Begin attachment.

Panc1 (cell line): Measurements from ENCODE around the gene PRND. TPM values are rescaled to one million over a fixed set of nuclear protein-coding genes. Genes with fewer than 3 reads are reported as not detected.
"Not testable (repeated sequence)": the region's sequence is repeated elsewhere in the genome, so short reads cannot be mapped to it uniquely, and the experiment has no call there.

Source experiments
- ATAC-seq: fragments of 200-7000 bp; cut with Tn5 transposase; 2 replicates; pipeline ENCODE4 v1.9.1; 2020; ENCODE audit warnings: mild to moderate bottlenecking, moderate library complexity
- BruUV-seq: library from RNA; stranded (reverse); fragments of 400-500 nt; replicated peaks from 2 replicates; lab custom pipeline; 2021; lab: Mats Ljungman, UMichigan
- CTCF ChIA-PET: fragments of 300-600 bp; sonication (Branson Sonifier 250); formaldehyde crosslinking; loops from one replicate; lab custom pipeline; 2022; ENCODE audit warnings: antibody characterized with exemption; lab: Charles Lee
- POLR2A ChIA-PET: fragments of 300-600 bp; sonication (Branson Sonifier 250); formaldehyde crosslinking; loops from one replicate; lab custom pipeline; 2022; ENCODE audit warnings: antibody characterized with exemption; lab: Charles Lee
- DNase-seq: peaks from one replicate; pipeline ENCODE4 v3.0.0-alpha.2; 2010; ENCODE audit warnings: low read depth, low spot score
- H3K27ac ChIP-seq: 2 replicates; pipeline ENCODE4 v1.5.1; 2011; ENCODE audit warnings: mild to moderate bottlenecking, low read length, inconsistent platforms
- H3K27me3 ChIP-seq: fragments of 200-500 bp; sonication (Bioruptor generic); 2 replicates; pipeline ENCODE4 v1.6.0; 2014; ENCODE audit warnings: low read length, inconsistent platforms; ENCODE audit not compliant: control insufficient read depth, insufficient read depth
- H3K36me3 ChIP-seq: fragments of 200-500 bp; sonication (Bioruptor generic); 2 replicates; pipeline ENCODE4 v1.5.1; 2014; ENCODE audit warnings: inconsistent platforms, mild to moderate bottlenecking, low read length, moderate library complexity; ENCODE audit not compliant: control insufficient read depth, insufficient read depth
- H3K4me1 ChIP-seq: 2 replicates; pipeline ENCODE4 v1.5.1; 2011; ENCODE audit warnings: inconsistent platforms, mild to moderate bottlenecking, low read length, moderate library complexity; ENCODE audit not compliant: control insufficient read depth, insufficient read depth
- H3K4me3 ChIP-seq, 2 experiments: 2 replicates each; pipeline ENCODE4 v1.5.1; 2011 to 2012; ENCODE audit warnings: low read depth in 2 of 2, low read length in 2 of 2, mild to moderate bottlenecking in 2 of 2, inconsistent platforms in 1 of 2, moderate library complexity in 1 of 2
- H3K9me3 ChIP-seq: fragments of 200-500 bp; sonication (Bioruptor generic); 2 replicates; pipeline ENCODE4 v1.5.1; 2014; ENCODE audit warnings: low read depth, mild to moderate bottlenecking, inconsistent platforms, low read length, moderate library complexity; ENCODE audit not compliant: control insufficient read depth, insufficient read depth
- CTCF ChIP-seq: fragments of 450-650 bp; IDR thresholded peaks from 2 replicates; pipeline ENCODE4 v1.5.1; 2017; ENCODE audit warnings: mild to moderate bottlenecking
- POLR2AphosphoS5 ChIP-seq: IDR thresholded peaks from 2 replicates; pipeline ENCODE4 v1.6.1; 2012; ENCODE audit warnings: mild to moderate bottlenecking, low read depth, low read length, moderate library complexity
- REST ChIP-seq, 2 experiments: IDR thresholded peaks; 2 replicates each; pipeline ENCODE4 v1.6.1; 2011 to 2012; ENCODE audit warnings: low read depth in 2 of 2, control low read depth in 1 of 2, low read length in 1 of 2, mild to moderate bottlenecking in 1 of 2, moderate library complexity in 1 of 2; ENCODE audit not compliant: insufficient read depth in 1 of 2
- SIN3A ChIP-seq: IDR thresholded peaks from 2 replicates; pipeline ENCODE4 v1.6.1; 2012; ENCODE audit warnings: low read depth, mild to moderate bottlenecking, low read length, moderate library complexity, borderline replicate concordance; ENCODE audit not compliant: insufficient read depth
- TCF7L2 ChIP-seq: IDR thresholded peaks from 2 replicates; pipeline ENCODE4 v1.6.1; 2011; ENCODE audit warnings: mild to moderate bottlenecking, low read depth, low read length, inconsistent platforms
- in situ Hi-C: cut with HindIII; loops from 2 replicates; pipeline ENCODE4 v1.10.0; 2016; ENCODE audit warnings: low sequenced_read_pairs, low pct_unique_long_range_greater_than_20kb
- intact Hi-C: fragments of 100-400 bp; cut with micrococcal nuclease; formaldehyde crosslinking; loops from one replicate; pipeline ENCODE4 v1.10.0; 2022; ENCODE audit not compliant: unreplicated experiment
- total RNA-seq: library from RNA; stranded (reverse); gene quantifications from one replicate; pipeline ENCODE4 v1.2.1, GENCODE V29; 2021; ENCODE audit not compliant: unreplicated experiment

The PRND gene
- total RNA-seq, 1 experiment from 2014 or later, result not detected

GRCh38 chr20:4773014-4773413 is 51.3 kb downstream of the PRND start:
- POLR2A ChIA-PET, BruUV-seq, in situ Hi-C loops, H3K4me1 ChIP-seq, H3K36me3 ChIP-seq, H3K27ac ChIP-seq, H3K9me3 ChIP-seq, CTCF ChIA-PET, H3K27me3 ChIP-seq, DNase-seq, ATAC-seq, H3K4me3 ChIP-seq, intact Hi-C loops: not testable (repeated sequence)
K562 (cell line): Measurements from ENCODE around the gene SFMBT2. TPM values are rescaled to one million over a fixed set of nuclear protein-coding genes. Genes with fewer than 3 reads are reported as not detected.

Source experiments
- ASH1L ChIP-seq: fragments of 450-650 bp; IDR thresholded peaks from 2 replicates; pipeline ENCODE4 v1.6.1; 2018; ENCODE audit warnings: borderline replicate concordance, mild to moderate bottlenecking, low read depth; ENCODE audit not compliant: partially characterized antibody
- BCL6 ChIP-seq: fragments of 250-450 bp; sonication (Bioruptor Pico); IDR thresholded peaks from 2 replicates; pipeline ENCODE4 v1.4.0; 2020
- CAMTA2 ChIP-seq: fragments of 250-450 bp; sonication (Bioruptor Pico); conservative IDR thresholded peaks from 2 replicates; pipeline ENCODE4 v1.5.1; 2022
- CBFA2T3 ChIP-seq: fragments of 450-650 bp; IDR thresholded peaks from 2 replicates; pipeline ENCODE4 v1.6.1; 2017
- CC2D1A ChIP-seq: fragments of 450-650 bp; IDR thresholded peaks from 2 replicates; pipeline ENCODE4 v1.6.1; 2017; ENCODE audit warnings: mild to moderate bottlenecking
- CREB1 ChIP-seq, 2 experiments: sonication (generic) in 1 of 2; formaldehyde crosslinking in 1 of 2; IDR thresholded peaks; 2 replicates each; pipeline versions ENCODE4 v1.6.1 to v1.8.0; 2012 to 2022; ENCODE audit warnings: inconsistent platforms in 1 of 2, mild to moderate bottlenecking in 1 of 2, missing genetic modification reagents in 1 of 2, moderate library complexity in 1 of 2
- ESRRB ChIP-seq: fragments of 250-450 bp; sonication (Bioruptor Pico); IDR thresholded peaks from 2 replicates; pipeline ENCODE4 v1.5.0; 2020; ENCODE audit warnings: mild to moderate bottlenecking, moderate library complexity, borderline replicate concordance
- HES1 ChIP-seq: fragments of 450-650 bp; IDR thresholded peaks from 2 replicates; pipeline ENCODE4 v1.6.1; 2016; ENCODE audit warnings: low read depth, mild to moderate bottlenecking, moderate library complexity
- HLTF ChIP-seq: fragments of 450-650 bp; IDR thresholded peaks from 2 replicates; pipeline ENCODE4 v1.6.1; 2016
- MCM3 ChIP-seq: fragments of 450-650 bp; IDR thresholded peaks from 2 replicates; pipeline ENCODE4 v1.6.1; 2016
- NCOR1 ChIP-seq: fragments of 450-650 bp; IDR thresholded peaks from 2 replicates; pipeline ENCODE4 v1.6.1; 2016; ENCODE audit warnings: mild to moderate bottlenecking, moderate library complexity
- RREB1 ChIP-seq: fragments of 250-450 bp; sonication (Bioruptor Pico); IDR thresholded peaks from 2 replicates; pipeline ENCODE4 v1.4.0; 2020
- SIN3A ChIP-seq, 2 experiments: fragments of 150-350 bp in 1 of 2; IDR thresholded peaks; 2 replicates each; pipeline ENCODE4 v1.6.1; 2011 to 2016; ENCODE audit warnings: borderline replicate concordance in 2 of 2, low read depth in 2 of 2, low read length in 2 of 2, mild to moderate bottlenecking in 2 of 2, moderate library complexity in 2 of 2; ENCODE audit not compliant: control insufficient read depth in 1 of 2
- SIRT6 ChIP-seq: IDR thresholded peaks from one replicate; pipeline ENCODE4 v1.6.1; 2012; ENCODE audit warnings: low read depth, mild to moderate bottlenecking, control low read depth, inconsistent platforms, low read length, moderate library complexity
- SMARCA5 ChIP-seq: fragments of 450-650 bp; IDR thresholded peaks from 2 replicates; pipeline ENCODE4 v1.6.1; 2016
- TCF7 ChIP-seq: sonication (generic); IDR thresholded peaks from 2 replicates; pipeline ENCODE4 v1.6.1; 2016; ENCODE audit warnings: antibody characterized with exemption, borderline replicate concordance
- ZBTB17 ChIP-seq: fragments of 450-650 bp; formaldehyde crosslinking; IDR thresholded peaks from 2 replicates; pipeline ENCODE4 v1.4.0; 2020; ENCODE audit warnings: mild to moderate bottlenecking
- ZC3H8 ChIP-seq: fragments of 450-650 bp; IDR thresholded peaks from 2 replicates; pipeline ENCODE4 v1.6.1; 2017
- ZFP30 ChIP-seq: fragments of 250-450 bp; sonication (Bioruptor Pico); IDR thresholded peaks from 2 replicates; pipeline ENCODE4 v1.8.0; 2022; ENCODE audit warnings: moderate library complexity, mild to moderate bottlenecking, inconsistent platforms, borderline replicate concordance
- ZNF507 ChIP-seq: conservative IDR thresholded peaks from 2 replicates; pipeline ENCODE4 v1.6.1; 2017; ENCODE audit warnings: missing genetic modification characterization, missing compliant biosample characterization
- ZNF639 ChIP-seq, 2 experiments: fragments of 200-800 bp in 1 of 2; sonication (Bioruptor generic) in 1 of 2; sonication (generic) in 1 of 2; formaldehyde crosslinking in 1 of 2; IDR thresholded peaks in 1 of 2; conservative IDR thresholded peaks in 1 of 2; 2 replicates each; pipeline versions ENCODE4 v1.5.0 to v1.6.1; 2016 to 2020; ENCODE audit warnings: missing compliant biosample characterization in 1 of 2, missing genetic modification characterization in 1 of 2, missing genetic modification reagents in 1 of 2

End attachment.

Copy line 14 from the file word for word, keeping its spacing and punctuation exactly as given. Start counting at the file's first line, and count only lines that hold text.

- H3K9me3 ChIP-seq: fragments of 200-500 bp; sonication (Bioruptor generic); 2 replicates; pipeline ENCODE4 v1.5.1; 2014; ENCODE audit warnings: low read depth, mild to moderate bottlenecking, inconsistent platforms, low read length, moderate library complexity; ENCODE audit not compliant: control insufficient read depth, insufficient read depth